07 Apr 95% Air Filter, MERV-14, MERV-15, or MERV-16 – Yes?
Oh MERV, if there were any clearer reason why you are going to be replaced by ISO 16890, it is the confusion of 95% air filters. A still common specification for final filters in hospitals the 95% filter could refer to MERV 14, MERV 15, or MERV 16 high efficiency air filters under ASHRAE 52.2/MERV Here’s Why:
MERV 14: Is still occasionally referred to 95% filters, becasue under 52.1 (which was removed in 1999) they were called 90-95% What has allowed this to continue is some of the low-end filter manufacturers still label the filters as 90-95% instead of using the rating system that has been in place for nearly 20 years. Using the 90-95% label on these high efficiency air filters is mis-leading as the fine particles are only filtered at 75% or better.
MERV-15: Not a common filter efficiency, MERV-15 will sometimes be called a 95%+ filter as that was it’s label under 52.1 This filter tends to get overlooked as it is between two very common high efficiency air filter values and although the static pressure is more comparable to 14 than 16, and the pricing is typically not too much more than 14, it is a nice option to get a little boost in filter efficiency with little off-setting drawbacks.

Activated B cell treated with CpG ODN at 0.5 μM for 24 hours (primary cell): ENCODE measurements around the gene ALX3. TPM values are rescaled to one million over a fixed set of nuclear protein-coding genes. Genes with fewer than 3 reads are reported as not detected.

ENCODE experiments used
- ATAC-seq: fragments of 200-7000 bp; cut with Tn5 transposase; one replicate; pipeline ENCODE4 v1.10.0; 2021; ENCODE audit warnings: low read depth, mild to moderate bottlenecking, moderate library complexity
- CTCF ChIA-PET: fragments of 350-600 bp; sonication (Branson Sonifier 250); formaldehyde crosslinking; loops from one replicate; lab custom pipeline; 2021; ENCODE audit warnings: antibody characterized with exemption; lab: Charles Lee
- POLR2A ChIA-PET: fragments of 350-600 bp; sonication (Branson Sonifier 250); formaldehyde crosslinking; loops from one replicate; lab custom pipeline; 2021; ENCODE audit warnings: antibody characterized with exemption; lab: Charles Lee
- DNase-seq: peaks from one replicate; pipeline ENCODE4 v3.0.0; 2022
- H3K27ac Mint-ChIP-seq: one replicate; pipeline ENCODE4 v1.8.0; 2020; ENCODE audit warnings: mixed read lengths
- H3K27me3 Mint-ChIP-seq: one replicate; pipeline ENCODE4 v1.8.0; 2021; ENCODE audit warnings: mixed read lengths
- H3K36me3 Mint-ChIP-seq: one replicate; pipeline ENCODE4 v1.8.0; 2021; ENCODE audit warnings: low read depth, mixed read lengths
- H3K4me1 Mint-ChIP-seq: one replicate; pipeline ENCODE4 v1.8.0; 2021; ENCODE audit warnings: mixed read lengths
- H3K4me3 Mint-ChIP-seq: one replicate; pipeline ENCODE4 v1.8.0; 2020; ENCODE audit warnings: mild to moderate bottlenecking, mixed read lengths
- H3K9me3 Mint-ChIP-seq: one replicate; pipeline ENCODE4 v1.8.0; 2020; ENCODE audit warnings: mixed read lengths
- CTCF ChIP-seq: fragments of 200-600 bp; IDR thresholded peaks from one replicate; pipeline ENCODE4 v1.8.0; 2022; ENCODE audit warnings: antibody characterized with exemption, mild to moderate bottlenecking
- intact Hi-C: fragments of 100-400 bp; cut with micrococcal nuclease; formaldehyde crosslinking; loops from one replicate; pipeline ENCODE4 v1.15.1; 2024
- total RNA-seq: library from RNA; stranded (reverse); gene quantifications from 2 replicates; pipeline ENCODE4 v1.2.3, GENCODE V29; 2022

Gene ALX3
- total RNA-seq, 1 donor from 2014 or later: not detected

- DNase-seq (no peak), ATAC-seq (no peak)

MERV-16: This one gets confusing. Because under 52.1 this was referred to as a 99% high efficiency air filter but these filters are also commonly tested under the DOP method instead of the MERV method and are then labeled as 95% DOP. There are differences in these test methods but it seems that the industry just looks to the side and has accepted that 95% DOP can be equal to MERV-16 on the baisis that the DOP method looks only at 0.3Î¼ particles and since it is 95% efficienct there it is assumed that the 95% threshold established throughout the rest of the particle size ranges in the MERV table carries through.
HEPA vs High Efficiency Air Filters: As a quick side-note to summarize these filters, there are many people throughout the industry that call these higher MERV filters “HEPA” filters – and they are not. HEPAs are tested under a completely different test method, are typically a different size (24x24x11.50 exact vs 24x24x12 nominal) and HEPA filters are also defined by IEST standards.
So what 95% filter do you need? Take a look at the chart at the top of this post and compare that to your requirements, or if you’d like our opinion we will be happy to assess your application and let you know what we think – Start by clicking here to contact us!